The article discusses how the concept of patenting ideas for tackling social problems might seem counter to the charitable sector’s fundamental mission, the value of patents and other forms of intellectual property protection can be useful tools to help aid charitable organisations achieve their goals.
Catharina highlights that even when patent protection is beyond the budget of non-profits, there are plenty of other forms of IP protection available such as terms and conditions, copyright notices, trademarks and design registrations. Catharina goes on to state that trademarks can be particularly valuable as “they are relatively cheap to obtain and you get a lot of bang for your buck”. “After a charity’s expertise, its staff and its volunteers, its brand is often its most valuable asset and protecting that is very easily done by a trademark registration.”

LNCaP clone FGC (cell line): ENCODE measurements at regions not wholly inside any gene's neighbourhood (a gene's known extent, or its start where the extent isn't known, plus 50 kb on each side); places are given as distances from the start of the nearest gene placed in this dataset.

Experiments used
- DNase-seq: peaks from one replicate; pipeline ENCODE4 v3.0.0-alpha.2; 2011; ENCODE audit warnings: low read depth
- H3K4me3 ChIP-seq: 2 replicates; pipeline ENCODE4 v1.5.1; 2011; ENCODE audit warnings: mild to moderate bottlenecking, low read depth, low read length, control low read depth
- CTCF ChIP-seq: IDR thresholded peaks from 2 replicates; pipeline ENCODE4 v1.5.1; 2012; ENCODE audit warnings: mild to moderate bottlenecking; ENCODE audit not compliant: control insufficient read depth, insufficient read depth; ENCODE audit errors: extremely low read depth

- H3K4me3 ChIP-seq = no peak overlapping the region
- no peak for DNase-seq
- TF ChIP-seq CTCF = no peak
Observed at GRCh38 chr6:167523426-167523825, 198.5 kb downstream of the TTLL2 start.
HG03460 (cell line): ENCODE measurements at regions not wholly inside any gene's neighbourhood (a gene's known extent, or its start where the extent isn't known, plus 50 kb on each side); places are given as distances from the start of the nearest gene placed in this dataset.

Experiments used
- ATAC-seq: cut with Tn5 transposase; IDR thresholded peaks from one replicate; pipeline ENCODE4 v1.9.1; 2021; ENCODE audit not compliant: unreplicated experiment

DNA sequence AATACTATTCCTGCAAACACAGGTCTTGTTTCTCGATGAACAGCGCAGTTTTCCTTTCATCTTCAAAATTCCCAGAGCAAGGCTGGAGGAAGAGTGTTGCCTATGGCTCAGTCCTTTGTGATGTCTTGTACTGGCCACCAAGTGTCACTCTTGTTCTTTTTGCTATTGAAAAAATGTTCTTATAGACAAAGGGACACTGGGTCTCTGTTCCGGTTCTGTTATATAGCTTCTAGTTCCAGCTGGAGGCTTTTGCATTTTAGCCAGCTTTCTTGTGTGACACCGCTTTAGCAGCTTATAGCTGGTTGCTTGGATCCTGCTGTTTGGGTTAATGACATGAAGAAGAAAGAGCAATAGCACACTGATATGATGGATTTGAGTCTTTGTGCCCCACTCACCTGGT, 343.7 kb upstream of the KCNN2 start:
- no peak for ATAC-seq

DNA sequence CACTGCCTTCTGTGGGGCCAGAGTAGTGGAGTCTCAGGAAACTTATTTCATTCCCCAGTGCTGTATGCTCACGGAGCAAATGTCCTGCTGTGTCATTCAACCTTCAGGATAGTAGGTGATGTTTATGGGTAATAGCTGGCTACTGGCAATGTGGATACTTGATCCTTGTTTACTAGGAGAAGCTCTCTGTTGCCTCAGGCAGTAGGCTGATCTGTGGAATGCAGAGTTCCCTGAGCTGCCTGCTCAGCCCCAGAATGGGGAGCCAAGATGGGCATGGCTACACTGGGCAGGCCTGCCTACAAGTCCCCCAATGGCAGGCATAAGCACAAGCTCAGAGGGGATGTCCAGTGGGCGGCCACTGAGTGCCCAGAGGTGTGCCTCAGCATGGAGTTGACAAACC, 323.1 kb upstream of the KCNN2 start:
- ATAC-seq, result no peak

If you would like to read more of Catharina’s thoughts on this topic, then please click here to read the full article.
This information is necessarily of a general nature and doesn’t constitute legal advice. This is not a substitute for formal legal advice, given in the context of full information under an engagement with Bates Wells.
All content on this page is correct as of June 18, 2020.